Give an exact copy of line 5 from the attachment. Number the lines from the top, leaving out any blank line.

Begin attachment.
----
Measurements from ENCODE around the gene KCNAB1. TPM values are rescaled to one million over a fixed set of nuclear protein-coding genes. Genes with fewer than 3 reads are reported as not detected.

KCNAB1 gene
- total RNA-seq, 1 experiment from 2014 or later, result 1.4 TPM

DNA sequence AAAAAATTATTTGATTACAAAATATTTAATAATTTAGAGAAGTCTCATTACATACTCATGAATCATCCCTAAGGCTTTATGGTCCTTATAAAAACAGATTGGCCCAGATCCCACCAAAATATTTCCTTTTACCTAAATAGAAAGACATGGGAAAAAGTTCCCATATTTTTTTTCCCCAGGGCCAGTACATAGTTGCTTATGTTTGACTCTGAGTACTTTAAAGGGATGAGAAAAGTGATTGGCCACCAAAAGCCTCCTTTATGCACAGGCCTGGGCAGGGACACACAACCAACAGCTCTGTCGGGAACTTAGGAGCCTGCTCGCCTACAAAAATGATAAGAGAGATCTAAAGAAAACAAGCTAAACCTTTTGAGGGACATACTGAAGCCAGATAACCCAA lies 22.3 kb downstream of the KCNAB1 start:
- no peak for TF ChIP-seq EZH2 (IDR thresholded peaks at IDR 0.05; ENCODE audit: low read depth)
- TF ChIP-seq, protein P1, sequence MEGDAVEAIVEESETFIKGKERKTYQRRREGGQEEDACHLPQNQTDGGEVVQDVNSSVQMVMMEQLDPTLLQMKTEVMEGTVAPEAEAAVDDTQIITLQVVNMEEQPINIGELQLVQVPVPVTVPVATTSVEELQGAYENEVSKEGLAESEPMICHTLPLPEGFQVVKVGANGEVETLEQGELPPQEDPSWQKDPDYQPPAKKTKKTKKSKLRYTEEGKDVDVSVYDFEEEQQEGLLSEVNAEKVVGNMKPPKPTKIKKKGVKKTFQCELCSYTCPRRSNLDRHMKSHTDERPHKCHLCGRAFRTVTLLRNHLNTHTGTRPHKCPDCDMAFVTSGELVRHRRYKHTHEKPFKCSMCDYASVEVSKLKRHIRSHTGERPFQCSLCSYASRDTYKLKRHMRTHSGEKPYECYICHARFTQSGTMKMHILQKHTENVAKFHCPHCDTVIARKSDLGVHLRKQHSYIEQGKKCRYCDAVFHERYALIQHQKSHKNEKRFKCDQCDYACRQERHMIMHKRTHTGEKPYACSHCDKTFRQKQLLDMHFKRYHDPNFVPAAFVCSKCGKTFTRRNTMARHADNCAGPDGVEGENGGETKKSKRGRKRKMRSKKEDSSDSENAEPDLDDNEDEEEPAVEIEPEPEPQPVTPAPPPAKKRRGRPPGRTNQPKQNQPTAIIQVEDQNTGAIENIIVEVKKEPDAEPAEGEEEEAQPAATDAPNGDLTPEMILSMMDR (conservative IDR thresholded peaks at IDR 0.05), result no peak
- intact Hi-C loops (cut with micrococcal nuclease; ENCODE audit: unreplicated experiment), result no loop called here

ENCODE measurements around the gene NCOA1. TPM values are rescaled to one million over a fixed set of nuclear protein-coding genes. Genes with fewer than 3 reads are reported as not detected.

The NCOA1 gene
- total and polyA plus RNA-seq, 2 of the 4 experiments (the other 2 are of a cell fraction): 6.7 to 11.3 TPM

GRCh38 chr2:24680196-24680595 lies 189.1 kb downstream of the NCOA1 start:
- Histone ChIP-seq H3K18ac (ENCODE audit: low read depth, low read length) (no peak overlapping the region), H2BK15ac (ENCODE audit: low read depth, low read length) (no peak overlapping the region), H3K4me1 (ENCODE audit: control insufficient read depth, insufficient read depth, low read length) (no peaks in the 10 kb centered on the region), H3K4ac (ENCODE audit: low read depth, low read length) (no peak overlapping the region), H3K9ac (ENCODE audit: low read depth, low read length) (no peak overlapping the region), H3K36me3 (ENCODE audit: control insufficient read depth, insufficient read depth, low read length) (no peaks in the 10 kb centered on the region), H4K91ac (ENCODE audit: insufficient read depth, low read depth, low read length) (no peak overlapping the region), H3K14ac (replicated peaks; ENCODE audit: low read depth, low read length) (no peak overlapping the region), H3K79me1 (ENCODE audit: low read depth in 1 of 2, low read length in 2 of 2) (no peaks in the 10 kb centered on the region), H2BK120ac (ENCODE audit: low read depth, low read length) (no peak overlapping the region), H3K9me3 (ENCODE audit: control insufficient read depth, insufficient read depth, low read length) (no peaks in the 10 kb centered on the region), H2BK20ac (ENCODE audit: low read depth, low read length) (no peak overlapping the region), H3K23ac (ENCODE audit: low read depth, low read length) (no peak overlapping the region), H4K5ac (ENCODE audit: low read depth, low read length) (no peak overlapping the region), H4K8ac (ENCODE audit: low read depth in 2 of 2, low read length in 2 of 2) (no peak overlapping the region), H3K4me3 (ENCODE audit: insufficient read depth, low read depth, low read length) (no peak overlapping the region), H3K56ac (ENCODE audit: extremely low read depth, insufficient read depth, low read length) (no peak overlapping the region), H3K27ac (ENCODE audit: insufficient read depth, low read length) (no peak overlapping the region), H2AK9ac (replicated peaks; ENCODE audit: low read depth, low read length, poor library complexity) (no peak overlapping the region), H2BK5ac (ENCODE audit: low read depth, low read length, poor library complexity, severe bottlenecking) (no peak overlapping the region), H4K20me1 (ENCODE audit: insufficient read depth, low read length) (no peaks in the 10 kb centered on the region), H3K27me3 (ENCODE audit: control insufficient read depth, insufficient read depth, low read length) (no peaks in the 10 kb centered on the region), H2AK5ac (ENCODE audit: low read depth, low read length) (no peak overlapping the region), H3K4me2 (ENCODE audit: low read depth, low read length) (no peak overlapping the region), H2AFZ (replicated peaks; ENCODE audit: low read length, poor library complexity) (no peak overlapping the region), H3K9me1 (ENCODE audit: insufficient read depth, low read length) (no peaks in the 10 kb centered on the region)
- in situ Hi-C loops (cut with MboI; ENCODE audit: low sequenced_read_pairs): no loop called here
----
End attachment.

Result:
- no peak for TF ChIP-seq EZH2 (IDR thresholded peaks at IDR 0.05; ENCODE audit: low read depth)